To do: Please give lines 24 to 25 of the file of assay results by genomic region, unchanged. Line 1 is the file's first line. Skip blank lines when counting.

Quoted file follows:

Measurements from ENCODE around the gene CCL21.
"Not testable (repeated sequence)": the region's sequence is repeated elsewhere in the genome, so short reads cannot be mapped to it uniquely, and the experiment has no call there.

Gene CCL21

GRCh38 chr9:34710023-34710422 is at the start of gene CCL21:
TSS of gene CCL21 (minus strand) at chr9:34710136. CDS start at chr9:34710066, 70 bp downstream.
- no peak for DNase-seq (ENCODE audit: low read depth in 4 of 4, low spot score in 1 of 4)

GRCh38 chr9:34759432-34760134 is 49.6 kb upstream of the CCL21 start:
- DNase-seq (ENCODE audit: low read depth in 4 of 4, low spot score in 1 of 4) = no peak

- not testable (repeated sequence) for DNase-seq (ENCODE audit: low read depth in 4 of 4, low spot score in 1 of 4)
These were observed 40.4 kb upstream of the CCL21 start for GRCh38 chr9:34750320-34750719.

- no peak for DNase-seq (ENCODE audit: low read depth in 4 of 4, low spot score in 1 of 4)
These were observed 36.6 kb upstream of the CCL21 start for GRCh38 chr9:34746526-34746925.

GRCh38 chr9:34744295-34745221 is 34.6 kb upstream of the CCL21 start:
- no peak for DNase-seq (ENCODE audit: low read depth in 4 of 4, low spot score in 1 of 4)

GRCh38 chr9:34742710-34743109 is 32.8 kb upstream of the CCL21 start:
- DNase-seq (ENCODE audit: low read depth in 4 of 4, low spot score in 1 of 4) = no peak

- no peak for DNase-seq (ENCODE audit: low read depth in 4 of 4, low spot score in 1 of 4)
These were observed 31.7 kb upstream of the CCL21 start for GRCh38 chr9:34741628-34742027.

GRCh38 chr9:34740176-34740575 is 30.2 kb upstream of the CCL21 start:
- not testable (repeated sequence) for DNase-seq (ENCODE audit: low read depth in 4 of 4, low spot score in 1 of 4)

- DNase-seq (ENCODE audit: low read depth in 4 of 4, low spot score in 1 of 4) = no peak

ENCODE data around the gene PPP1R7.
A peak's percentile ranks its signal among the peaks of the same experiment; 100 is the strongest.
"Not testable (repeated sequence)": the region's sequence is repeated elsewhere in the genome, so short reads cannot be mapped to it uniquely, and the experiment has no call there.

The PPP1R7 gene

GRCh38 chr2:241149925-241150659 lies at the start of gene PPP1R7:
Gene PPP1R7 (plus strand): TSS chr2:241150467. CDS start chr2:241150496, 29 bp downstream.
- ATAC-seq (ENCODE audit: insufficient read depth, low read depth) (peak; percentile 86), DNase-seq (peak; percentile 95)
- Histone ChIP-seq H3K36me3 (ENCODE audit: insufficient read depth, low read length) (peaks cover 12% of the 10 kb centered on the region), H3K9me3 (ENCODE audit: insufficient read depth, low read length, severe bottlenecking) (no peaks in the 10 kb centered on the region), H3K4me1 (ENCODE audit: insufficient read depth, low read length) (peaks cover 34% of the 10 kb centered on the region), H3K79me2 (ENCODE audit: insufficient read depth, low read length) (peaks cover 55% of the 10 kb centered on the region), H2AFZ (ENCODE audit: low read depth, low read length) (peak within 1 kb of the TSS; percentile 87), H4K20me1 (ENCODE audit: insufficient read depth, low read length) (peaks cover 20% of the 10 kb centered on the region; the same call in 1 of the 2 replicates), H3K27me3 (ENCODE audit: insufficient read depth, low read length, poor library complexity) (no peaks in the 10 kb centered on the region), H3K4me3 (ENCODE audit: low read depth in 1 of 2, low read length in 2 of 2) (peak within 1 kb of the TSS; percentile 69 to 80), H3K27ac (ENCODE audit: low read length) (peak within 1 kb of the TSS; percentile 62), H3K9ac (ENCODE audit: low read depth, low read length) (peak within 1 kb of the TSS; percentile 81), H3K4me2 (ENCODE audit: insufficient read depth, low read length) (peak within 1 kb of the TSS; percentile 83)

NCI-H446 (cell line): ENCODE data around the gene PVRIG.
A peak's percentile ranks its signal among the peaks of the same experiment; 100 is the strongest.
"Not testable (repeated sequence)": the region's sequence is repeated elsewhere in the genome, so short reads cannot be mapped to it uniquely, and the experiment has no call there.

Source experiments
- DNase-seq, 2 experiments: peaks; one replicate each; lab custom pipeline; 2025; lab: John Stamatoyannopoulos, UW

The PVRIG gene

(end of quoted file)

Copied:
"Not testable (repeated sequence)": the region's sequence is repeated elsewhere in the genome, so short reads cannot be mapped to it uniquely, and the experiment has no call there.

The PPP1R7 gene